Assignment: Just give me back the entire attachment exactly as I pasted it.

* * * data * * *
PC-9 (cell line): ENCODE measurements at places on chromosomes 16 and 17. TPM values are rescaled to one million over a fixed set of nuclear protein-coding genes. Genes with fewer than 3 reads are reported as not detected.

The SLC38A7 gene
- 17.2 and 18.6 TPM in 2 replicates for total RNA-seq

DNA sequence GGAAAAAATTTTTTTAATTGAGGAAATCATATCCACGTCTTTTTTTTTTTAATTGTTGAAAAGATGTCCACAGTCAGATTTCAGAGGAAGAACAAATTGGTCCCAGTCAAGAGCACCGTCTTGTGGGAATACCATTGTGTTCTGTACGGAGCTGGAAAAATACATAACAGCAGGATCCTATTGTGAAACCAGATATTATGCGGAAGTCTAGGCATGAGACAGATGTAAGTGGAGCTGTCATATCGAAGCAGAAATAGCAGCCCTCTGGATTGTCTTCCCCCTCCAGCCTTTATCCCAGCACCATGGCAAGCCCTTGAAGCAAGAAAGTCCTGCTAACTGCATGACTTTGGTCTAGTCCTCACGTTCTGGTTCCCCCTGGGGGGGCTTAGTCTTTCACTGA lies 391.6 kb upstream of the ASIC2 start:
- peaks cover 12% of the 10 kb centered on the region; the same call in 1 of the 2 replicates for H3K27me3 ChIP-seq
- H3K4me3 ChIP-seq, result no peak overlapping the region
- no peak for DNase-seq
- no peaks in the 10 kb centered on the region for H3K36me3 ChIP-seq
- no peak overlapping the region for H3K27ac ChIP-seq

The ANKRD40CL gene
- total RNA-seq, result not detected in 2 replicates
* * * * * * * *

PC-9 (cell line): ENCODE measurements at places on chromosomes 16 and 17. TPM values are rescaled to one million over a fixed set of nuclear protein-coding genes. Genes with fewer than 3 reads are reported as not detected.

The SLC38A7 gene
- 17.2 and 18.6 TPM in 2 replicates for total RNA-seq

DNA sequence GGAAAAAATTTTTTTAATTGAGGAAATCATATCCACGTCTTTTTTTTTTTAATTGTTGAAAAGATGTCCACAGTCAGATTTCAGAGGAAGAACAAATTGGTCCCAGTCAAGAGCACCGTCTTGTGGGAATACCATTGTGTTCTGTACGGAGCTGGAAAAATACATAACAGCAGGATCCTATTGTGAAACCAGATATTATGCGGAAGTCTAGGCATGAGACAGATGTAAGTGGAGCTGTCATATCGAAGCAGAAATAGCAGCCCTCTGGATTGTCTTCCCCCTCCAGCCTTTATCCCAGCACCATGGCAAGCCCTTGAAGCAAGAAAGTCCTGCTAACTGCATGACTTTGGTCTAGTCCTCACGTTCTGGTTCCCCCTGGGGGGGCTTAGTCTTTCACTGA lies 391.6 kb upstream of the ASIC2 start:
- peaks cover 12% of the 10 kb centered on the region; the same call in 1 of the 2 replicates for H3K27me3 ChIP-seq
- H3K4me3 ChIP-seq, result no peak overlapping the region
- no peak for DNase-seq
- no peaks in the 10 kb centered on the region for H3K36me3 ChIP-seq
- no peak overlapping the region for H3K27ac ChIP-seq

The ANKRD40CL gene
- total RNA-seq, result not detected in 2 replicates